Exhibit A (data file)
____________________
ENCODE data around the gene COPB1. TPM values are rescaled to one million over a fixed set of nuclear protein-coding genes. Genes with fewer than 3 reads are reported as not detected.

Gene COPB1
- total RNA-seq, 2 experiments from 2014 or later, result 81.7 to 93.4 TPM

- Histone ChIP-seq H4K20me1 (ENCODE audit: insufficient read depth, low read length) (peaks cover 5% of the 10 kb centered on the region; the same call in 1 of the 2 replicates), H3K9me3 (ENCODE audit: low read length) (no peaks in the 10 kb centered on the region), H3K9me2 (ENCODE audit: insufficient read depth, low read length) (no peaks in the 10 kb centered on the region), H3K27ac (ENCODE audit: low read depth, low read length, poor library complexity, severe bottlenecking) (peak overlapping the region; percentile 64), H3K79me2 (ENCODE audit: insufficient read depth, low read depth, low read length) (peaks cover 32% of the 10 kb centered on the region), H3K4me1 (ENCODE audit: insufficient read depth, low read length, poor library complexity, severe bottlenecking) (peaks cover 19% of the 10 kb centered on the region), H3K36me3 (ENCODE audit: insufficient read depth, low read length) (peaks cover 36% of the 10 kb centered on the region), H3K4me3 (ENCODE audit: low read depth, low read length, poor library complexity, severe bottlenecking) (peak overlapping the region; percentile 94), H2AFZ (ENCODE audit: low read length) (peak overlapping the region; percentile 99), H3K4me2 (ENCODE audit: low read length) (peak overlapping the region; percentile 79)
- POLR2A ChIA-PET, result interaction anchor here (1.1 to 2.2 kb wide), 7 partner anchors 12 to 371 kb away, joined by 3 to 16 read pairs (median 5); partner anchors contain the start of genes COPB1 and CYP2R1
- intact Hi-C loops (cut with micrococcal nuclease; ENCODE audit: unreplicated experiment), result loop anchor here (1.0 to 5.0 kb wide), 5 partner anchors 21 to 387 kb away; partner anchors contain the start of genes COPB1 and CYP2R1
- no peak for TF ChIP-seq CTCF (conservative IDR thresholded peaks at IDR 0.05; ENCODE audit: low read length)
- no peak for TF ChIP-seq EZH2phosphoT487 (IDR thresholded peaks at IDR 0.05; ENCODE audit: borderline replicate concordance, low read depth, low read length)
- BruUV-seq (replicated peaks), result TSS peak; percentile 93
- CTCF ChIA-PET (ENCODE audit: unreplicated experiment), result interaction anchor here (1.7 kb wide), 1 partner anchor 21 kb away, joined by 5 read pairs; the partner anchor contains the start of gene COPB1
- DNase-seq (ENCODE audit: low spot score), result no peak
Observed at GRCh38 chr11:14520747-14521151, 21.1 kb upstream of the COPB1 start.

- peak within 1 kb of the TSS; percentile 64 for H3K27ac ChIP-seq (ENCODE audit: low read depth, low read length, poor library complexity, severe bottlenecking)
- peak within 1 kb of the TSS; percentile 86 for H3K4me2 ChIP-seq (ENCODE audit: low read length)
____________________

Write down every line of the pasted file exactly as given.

ENCODE data around the gene COPB1. TPM values are rescaled to one million over a fixed set of nuclear protein-coding genes. Genes with fewer than 3 reads are reported as not detected.

Gene COPB1
- total RNA-seq, 2 experiments from 2014 or later, result 81.7 to 93.4 TPM

- Histone ChIP-seq H4K20me1 (ENCODE audit: insufficient read depth, low read length) (peaks cover 5% of the 10 kb centered on the region; the same call in 1 of the 2 replicates), H3K9me3 (ENCODE audit: low read length) (no peaks in the 10 kb centered on the region), H3K9me2 (ENCODE audit: insufficient read depth, low read length) (no peaks in the 10 kb centered on the region), H3K27ac (ENCODE audit: low read depth, low read length, poor library complexity, severe bottlenecking) (peak overlapping the region; percentile 64), H3K79me2 (ENCODE audit: insufficient read depth, low read depth, low read length) (peaks cover 32% of the 10 kb centered on the region), H3K4me1 (ENCODE audit: insufficient read depth, low read length, poor library complexity, severe bottlenecking) (peaks cover 19% of the 10 kb centered on the region), H3K36me3 (ENCODE audit: insufficient read depth, low read length) (peaks cover 36% of the 10 kb centered on the region), H3K4me3 (ENCODE audit: low read depth, low read length, poor library complexity, severe bottlenecking) (peak overlapping the region; percentile 94), H2AFZ (ENCODE audit: low read length) (peak overlapping the region; percentile 99), H3K4me2 (ENCODE audit: low read length) (peak overlapping the region; percentile 79)
- POLR2A ChIA-PET, result interaction anchor here (1.1 to 2.2 kb wide), 7 partner anchors 12 to 371 kb away, joined by 3 to 16 read pairs (median 5); partner anchors contain the start of genes COPB1 and CYP2R1
- intact Hi-C loops (cut with micrococcal nuclease; ENCODE audit: unreplicated experiment), result loop anchor here (1.0 to 5.0 kb wide), 5 partner anchors 21 to 387 kb away; partner anchors contain the start of genes COPB1 and CYP2R1
- no peak for TF ChIP-seq CTCF (conservative IDR thresholded peaks at IDR 0.05; ENCODE audit: low read length)
- no peak for TF ChIP-seq EZH2phosphoT487 (IDR thresholded peaks at IDR 0.05; ENCODE audit: borderline replicate concordance, low read depth, low read length)
- BruUV-seq (replicated peaks), result TSS peak; percentile 93
- CTCF ChIA-PET (ENCODE audit: unreplicated experiment), result interaction anchor here (1.7 kb wide), 1 partner anchor 21 kb away, joined by 5 read pairs; the partner anchor contains the start of gene COPB1
- DNase-seq (ENCODE audit: low spot score), result no peak
Observed at GRCh38 chr11:14520747-14521151, 21.1 kb upstream of the COPB1 start.

- peak within 1 kb of the TSS; percentile 64 for H3K27ac ChIP-seq (ENCODE audit: low read depth, low read length, poor library complexity, severe bottlenecking)
- peak within 1 kb of the TSS; percentile 86 for H3K4me2 ChIP-seq (ENCODE audit: low read length)